State of News Media 2010

The State of the News Media 2010 is an annual report on the health and status of American journalism. It is produced by the Pew Project for Excellence in Journalism. The goal is to take stock of the revolution occurring in how Americans get information and provide a resource for citizens, journalists and researchers to make their own assessments.

It’s divided into the following sections:

+ Overview
+ A Year in the News Interactive
+ Who Owns the News Media
+ Special Reports
+ Newspapers*
+ Online*
+ Network Television*
+ Cable Television*
+ Local Television*
+ Magazines*
+ Audio*
+ Ethnic

The report contains a large bibliography (with linked articles, if available.)

* The sections marked with the asterisk contain glossaries and statistics in chart and table format. Excellent reference value.

(From www.resourceshelf.com)


-sg

Monday, March 22, 2010

Designing Democracy



"1989 was the twentieth anniversary of the fall of the Berlin Wall. This was but one of the most dramatic of a whole series of breakthroughs by political movements across Central and Eastern Europe which brought down the reigning totalitarian regimes. The Victoria and Albert Museum in London, a focus for design of all kinds, has placed online Designing Democracy, an excellent international collection of political posters produced by various opposition groups and organisations.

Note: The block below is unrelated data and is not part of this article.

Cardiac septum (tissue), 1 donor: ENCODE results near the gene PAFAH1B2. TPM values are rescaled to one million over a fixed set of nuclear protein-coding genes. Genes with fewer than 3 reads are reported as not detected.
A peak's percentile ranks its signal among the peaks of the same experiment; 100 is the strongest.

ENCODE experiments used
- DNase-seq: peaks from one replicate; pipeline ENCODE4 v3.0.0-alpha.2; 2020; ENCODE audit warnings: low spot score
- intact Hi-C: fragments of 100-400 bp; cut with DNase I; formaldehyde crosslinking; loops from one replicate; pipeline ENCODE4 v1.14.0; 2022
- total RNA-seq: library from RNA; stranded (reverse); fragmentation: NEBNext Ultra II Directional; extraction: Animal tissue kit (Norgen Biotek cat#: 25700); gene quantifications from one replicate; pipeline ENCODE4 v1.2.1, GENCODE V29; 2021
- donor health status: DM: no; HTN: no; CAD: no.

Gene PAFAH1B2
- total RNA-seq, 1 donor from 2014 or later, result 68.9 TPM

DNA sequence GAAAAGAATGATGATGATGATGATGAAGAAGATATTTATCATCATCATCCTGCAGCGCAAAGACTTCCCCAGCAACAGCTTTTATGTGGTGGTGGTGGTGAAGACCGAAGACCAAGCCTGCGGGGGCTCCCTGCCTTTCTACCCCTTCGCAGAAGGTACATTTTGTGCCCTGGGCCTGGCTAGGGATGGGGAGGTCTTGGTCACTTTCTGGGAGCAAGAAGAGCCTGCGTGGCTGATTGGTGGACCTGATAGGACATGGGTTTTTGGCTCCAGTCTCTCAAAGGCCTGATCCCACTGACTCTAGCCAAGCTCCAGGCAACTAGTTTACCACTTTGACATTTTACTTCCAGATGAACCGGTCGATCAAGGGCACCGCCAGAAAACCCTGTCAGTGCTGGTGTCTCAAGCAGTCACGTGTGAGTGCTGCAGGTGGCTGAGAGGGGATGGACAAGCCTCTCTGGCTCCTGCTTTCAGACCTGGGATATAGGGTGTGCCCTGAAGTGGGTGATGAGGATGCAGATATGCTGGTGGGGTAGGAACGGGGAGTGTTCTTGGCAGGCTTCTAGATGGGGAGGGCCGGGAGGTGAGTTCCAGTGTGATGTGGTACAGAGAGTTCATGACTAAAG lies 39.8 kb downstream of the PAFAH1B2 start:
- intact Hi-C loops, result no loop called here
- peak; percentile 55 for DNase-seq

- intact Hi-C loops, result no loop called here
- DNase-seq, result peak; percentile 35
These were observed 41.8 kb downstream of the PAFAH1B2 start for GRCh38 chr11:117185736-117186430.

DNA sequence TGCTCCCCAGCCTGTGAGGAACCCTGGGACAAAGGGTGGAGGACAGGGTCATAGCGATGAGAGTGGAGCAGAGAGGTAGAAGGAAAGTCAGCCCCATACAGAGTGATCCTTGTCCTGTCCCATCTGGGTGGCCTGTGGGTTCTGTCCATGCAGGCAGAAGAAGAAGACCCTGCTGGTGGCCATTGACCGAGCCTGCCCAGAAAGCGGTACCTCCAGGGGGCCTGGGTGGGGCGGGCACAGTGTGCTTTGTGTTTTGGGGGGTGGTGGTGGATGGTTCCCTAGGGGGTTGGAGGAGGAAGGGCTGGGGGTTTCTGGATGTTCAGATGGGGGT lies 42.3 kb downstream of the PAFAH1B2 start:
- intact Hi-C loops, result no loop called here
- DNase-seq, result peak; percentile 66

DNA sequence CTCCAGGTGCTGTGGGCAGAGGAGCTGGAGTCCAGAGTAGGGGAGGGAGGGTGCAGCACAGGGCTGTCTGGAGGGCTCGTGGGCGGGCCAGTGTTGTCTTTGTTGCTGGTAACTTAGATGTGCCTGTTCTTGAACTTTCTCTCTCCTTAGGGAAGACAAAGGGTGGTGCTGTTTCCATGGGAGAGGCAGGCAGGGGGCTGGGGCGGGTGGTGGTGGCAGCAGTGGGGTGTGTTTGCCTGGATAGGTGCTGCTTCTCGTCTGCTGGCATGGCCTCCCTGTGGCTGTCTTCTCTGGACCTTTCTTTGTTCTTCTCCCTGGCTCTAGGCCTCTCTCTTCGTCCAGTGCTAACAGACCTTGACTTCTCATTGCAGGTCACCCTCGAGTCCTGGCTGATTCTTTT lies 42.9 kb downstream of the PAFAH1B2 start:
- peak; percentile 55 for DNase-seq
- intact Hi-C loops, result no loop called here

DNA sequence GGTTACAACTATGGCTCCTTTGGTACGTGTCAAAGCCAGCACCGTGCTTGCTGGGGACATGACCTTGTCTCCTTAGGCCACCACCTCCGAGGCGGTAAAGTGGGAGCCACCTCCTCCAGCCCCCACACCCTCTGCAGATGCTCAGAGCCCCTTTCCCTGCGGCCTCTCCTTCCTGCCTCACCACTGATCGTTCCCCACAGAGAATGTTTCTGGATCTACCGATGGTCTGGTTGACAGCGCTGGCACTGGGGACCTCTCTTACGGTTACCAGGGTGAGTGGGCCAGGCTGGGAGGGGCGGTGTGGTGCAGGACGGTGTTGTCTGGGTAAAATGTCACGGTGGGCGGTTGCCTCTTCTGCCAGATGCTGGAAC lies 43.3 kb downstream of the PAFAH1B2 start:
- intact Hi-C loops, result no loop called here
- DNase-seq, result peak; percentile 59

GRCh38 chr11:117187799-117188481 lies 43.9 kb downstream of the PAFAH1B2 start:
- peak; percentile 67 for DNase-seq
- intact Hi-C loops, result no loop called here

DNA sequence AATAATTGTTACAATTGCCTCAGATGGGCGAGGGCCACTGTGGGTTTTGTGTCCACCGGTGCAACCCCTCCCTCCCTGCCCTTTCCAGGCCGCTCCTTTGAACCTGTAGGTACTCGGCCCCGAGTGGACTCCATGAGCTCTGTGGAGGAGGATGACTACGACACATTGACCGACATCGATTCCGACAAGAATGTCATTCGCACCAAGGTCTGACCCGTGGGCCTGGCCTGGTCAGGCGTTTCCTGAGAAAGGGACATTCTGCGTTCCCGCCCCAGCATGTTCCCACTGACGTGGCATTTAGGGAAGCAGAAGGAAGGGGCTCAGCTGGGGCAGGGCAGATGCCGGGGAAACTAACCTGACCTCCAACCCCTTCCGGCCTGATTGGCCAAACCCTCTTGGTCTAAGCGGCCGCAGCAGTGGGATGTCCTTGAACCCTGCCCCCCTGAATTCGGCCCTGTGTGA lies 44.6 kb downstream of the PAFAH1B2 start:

The posters come from several countries including Germany, Hungary, Czechoslovakia (as it was then), Poland and Romania; the period covered is from 1980 (when the trade union Solidarity was born in Poland) to the early 1990s, by which time Western-style elections had been held throughout the region. These changes can now also be seen as precursors to a more general reunion of Europe, not least in the shape of the European Union." (From Adrian Janes, http://www.resourceshelf.com/2010/03/15/resource-of-the-week-designing-democracy/)

To search the collection, type in "pro-democracy movement" in the search box.

(Above poster information: Election poster issued by Solidarity Independent Trade Union, 'High Noon 4 June', Tomasz Sarnecki, Poland 1989. More information on the poster here.


-sg

Friday, March 19, 2010

New Movie Titles - Mar. 19

New movie titles for Clemens Library:

Precious
Frontrunners
Where the Wild Things Are
$9.99
Skokie
Video Portraits of Survival
The Marriage Counselor
What’s Done In The Dark
Make Way For Tomorrow
The Beaches of Agnes


Alcuin Library:

Transformers: Revenge of the Fallen
The Timbuktu Documentaries
This Emotional Life
Robin of Sherwood
Barbarella
Capitalism: A Love Story
The End of the Line
Roads, Rails and Urban Change
Let the Right One In
The tin Drum



-sg

Wednesday, March 17, 2010

C-SPAN Video Archive

"The archives, at C-SpanVideo.org, cover 23 years of history and five presidential administrations [160,000 hours] and are sure to provide new fodder for pundits and politicians alike.

Having free online access to the more than 160,000 hours of C-Span footage is “like being able to Google political history using the ‘I Feel Lucky’ button every time,” said Rachel Maddow, the liberal MSNBC host.

Ed Morrissey, a senior correspondent for the conservative blog Hot Air (hotair.com), said, 'The geek in me wants to find an excuse to start digging.'"

(New York Times, March 15, 2010)


-sg

Friday, March 12, 2010